Fortunately for some high school seniors, it's not a huge problem if they forget their password when they're applying to college online; their school counselor keeps them in a little gray box on her bookshelf.
By no means is this the only measure Andrea Goodwin takes to ensure her students go college. The Los Angeles High School of the Arts counselor proofreads every application, keeps 2-inch binders with students' graduation plans and hand-delivers scholarship forms to the post office.
"When you get this kind of follow-through, the kids don't slip through the cracks," Goodwin said.
Goodwin, 48, was selected recently as the winner of this year's Arthur S. Marmaduke Award, which is given by the California Student Aid Commission to a high school counselor who excels at helping students secure financial aid to go to college.
At a recent awards ceremony, Goodwin was recognized by the state Senate, Assembly, the Department of Education and Los Angeles Unified School District.
"This award acknowledges commitment to assisting students in gaining access to postsecondary education," said Diana Fuentes-Michel, executive director of the student aid commission.
Goodwin has only been working at the school — one of five within the Robert F. Kennedy Community Schools complex — for a year, although she worked for 11 years as an English teacher and then a counselor in the district.
The Los Angeles school district has faced high student-to-counselor ratios because of budget cuts over the last several years. The district budget, approved last month, includes money to hire more counselors to reduce their loads.
Goodwin works with the 100-member senior class exclusively; she is equal parts guidance counselor and college advisor. Another counselor works with ninth- through 11th-graders.
Every student at the school receives a free or reduced-priced lunch, an indicator of low family income, and the "vast majority" of students would be the first in their families to attend college, Goodwin said.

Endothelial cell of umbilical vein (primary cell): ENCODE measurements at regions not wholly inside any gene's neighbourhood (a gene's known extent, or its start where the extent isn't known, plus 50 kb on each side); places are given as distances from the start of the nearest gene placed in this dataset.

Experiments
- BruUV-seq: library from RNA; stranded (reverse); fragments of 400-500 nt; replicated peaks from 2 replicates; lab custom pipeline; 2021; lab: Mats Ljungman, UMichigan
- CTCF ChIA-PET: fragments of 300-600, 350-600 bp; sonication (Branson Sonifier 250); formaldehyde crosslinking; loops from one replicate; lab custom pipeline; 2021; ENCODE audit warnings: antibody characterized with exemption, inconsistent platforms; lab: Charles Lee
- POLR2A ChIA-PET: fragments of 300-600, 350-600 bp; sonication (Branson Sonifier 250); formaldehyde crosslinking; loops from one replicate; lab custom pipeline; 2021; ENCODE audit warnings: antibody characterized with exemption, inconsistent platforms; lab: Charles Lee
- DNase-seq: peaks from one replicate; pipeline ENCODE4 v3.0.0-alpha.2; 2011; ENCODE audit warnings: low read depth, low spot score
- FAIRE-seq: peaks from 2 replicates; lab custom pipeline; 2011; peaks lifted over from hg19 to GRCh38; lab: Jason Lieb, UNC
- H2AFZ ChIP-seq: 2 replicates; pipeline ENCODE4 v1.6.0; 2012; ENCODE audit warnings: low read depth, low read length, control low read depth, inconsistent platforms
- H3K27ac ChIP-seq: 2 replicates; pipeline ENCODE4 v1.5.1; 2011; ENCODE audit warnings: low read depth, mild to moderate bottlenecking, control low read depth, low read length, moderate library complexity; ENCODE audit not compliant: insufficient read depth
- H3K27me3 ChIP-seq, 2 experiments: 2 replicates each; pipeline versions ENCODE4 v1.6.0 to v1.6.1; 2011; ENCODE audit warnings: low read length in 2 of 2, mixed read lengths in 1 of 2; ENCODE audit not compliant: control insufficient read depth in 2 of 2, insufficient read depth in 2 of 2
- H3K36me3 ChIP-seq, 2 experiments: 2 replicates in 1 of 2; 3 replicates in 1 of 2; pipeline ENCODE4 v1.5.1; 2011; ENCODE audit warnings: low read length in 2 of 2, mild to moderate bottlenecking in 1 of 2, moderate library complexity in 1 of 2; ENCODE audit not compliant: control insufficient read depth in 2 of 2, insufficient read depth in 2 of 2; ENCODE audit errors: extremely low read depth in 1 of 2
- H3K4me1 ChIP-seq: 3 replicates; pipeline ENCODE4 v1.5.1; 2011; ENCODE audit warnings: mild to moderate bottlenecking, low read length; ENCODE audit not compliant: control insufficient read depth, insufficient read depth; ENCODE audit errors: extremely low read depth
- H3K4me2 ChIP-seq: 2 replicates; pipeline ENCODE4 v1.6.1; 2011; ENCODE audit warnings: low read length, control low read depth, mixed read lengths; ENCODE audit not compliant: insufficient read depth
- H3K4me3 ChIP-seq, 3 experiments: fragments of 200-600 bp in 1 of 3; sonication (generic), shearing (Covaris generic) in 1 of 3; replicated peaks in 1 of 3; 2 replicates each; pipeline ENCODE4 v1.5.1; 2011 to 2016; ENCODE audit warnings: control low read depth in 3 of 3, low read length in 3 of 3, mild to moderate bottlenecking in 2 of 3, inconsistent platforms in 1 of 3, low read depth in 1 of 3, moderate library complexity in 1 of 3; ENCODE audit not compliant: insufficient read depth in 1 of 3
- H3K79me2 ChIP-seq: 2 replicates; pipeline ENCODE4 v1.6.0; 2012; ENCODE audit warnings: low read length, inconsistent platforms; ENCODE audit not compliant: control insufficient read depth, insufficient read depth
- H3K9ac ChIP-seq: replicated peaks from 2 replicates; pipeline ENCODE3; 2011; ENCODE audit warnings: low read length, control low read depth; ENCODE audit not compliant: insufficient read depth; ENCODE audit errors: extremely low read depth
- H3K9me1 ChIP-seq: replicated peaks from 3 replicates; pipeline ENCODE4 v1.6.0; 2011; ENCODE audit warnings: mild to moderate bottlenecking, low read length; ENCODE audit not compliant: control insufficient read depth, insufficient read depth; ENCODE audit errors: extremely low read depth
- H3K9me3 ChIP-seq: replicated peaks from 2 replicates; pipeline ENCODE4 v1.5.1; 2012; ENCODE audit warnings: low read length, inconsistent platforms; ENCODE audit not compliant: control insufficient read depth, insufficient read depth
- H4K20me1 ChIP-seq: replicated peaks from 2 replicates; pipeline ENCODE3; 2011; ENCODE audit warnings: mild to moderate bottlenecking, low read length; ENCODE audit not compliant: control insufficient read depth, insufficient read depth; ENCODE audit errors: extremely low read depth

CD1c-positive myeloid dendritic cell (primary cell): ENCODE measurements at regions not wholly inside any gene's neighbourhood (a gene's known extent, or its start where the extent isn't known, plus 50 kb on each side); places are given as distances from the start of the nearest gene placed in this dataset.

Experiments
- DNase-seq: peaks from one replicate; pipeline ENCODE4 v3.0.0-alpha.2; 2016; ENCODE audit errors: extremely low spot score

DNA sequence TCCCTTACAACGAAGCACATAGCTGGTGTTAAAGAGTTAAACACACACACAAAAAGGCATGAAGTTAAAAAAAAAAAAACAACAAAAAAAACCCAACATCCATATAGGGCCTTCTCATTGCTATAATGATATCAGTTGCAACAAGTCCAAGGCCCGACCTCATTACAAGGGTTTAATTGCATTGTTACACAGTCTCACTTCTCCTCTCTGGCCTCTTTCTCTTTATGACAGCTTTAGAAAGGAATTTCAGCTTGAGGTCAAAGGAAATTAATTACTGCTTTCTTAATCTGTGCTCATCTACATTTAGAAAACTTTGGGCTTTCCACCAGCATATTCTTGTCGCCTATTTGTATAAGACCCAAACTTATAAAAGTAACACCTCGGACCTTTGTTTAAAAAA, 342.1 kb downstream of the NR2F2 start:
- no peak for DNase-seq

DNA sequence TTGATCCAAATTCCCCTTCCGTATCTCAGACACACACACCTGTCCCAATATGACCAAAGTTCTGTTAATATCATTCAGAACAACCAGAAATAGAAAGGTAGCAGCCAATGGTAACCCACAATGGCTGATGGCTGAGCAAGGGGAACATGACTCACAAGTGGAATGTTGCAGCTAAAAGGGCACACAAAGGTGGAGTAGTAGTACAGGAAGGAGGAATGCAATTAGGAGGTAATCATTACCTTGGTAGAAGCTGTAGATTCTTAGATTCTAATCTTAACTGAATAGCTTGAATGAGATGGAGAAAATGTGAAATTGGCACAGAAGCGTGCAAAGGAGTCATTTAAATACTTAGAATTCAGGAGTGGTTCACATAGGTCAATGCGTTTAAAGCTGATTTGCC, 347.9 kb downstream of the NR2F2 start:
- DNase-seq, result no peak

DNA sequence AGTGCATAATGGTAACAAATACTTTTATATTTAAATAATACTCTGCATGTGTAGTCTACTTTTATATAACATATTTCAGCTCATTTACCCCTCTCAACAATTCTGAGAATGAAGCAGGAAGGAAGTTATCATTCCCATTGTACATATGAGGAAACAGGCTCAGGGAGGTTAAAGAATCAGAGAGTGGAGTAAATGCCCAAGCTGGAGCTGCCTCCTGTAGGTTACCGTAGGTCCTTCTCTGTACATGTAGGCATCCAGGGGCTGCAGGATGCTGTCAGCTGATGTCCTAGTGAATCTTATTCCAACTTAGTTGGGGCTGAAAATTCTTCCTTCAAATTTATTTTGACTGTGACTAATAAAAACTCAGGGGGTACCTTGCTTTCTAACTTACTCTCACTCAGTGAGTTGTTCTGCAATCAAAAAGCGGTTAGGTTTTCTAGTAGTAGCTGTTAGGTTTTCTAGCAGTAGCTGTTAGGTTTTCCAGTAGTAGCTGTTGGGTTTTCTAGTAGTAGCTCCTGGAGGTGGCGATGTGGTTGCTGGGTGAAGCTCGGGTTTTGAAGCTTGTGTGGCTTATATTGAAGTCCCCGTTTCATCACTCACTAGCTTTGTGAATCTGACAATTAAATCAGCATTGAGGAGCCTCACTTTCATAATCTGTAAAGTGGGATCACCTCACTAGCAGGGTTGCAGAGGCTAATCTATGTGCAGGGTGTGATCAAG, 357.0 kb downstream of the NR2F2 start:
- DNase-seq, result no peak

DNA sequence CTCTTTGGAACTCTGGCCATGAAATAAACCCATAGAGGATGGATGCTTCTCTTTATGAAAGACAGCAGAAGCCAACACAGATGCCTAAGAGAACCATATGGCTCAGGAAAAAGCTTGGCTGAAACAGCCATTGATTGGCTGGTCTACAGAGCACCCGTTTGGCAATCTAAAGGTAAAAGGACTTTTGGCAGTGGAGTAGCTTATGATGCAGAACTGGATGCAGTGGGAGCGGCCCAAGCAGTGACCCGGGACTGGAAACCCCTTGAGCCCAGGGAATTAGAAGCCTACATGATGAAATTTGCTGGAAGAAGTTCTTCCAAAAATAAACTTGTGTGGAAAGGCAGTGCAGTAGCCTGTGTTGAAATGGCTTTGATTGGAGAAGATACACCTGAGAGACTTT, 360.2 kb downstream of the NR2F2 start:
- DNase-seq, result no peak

She said senior year is particularly exciting because the students "really get to see the fruits of their labor pay off" once they begin receiving financial aid and college acceptance letters.
"What a lot of them realize is that, with financial aid, that they will be able to change their lives," she said.
Goodwin's work has had tangible results: 95% completed the Free Application for Federal Student Aid and the California Dream Act Application. Of those graduating, about two-thirds plan to attend four-year colleges in the fall, about a third are going to community college, two students are joining the military and a couple are getting jobs, she said.
When Goodwin talks about her work, she becomes animated, inspired by her stories of student success. She flips through thick stacks of paperwork; "This is where the daily on-the-ground [work] happens," she said. She tells of trips to college campuses, parent workshops and visits from higher education representatives.
"Ms. Goodwin leaves nothing to chance when it comes to planning our seniors' future paths," colleague Cathy Kwan wrote in Goodwin's nomination for the award.
Goodwin said her job involves chasing down some students who might not think they can attend college and helping them with applications — and sometimes advising them about life in general. Others come to her for guidance.
"I have yet to meet a student who wasn't interested in opportunity, and the kids are ready," Goodwin said. "They want their future."
Although Goodwin said each student had touched her in some way, there is one memory she finds particularly moving. At the end of the school year, the senior class surprised her with a box of thank-you letters, one from each student.
She said she often brags that she has "the best job on campus."
"I get the privilege of working with [the students], and that to me feels like the ultimate fulfillment," she said.
The students chose to forgo ordinary wrapping paper for the gift; instead, they covered the box in their college acceptance letters.